Truthout and Jeffrey Light v. DOJ, No. 12-1660, 2013 WL 5630250 (D.D.C. Oct. 16, 2013) (Collyer, J.)

Date: 
Wednesday, October 16, 2013
Re: Request for records concerning "Occupy Wall Street" and other Occupy encampment  Disposition: Denying plaintiffs' motion for reconsideration
  • Adequacy of Search: The court holds that reconsideration is not warranted because plaintiffs did not meet their burden of showing "mistake" or "extraordinary circumstances" warranting relief from the court's judgment that the FBI conducted a reasonable and adequate search for records.  The court rejects plaintiff's allegation that it was a "manifest injustice" for the FBI to search its Central Records System (CRS), but not its Electronic Surveillance (ELSUR) file system.  The court notes that "the FBI searched CRS because that is the place where records responsive to Plaintiffs' requests were most likely to be kept."  The court observes that the FBI declaration explains "that the search of CRS would have identified both potentially responsive main files as well as cross references . . . and these main files and cross references would have identified relevant ELSUR files and shared drives if they existed."  The court finds that this is a sufficient explanation and notes that "[t]he FBI was not required to search every record system; it was only required to conduct a reasonable search of those systems of records likely to possess the requested information."  The court also rejects plaintiffs' contention that the search must have been inadequate because a potentially responsive record was located in another case.  The court notes that the located report does not contain any of the search terms used in the instant case and points to the FBI's explanation that "'the report was not indexed in such a way so that the FBI would have been able to locate it through its searches of the CRS.'"  The court further states that the report released in that other case "was not located via a CRS search; instead it was specifically requested by the plaintiff [in that case]  . . . and the FBI conducted a targeted search, which included following leads from other documents produced in that litigation." Finally, the court notes that the report has now been released to plaintiffs in the current case and concludes that reconsideration is not warranted.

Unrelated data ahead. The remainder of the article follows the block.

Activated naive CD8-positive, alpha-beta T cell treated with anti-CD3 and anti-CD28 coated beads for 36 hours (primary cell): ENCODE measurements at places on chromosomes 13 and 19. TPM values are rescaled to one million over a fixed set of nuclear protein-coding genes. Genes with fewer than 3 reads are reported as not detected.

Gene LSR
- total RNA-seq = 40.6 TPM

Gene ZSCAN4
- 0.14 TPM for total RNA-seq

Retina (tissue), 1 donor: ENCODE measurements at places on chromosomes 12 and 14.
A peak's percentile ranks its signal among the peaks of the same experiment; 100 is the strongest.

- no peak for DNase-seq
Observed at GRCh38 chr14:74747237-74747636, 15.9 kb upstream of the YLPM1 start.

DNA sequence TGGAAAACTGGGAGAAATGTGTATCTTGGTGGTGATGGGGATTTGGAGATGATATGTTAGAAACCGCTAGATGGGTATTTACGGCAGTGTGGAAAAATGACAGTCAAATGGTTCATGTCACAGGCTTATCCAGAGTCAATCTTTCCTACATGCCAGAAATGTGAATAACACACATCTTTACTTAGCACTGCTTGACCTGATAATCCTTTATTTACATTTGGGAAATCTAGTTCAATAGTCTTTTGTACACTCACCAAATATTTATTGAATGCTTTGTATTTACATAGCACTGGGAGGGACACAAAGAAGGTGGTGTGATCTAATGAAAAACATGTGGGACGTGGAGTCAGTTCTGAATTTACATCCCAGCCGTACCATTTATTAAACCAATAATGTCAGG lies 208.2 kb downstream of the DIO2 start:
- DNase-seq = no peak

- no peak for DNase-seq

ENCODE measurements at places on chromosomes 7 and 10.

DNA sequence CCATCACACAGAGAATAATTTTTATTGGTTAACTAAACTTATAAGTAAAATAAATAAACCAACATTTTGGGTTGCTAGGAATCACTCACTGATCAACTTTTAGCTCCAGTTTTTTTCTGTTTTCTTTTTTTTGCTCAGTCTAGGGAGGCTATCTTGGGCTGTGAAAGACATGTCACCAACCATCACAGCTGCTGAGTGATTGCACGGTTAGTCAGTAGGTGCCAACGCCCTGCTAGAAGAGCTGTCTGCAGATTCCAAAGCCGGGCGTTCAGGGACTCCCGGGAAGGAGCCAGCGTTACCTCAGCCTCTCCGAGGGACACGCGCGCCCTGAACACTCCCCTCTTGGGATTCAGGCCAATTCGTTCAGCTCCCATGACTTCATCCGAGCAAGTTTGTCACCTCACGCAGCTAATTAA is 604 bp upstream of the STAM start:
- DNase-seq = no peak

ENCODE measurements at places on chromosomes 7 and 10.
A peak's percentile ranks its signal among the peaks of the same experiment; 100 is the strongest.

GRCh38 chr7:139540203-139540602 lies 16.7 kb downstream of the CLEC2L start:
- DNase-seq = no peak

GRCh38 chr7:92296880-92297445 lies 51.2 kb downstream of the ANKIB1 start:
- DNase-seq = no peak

Topic: 
Adequacy of Search
District Court
Updated August 6, 2014